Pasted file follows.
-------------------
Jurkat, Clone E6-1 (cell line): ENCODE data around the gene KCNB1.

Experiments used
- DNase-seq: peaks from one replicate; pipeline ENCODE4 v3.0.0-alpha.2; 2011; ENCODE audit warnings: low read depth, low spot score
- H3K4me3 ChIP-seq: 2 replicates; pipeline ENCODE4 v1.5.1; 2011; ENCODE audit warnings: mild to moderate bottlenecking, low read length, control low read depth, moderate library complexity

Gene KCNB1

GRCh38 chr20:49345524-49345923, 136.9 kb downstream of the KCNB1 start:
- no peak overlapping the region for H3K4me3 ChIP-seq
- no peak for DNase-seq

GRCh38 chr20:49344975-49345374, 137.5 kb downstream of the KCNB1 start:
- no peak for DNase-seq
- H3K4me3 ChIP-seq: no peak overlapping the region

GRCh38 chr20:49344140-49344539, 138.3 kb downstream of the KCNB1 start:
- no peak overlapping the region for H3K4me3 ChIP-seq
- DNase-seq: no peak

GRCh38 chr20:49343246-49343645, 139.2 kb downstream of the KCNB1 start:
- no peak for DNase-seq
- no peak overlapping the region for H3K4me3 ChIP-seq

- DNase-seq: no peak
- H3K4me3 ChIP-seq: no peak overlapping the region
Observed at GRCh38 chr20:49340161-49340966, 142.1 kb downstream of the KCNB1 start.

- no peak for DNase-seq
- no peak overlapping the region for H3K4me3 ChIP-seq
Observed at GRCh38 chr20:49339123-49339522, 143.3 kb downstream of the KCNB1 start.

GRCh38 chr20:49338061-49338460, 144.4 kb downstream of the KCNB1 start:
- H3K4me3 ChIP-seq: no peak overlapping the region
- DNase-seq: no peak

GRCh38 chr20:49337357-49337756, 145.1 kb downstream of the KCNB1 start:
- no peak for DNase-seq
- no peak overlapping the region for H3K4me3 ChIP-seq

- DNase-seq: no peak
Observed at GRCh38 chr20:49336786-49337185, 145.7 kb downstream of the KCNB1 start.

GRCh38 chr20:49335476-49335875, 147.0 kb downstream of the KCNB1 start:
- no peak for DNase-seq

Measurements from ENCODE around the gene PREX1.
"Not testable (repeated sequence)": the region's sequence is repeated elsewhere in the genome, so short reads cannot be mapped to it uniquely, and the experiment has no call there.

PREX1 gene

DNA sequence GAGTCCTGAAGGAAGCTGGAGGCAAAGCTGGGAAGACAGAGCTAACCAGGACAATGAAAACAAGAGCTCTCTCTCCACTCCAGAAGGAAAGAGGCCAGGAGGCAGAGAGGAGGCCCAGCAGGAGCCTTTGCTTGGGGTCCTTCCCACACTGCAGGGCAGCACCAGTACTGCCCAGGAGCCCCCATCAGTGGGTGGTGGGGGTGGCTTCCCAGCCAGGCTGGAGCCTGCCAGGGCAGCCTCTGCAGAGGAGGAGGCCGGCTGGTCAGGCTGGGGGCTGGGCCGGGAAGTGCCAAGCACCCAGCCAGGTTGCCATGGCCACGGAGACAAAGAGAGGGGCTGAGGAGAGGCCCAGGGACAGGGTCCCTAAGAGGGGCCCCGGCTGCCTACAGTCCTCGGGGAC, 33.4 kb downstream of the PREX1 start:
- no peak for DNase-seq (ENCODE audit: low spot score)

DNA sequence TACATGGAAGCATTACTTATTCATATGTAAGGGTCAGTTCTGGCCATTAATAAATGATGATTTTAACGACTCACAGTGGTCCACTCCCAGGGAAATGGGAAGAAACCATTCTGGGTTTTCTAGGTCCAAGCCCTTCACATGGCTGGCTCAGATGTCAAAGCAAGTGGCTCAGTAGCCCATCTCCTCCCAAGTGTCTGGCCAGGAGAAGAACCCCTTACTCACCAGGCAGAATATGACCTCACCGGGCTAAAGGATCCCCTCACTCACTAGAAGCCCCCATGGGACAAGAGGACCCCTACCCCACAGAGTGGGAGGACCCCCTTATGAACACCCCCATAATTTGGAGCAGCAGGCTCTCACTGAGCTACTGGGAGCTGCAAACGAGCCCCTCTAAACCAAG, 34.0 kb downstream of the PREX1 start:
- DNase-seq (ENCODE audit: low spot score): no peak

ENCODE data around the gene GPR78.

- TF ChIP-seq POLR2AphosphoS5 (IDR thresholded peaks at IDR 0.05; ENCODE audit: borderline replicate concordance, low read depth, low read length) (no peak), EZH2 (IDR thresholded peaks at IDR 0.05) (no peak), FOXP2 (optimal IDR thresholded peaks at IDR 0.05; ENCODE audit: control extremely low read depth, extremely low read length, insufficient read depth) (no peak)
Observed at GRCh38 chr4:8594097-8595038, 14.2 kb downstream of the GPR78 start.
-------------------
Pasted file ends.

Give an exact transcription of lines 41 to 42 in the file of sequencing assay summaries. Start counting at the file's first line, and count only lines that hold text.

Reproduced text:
ENCODE data around the gene GPR78.

- TF ChIP-seq POLR2AphosphoS5 (IDR thresholded peaks at IDR 0.05; ENCODE audit: borderline replicate concordance, low read depth, low read length) (no peak), EZH2 (IDR thresholded peaks at IDR 0.05) (no peak), FOXP2 (optimal IDR thresholded peaks at IDR 0.05; ENCODE audit: control extremely low read depth, extremely low read length, insufficient read depth) (no peak)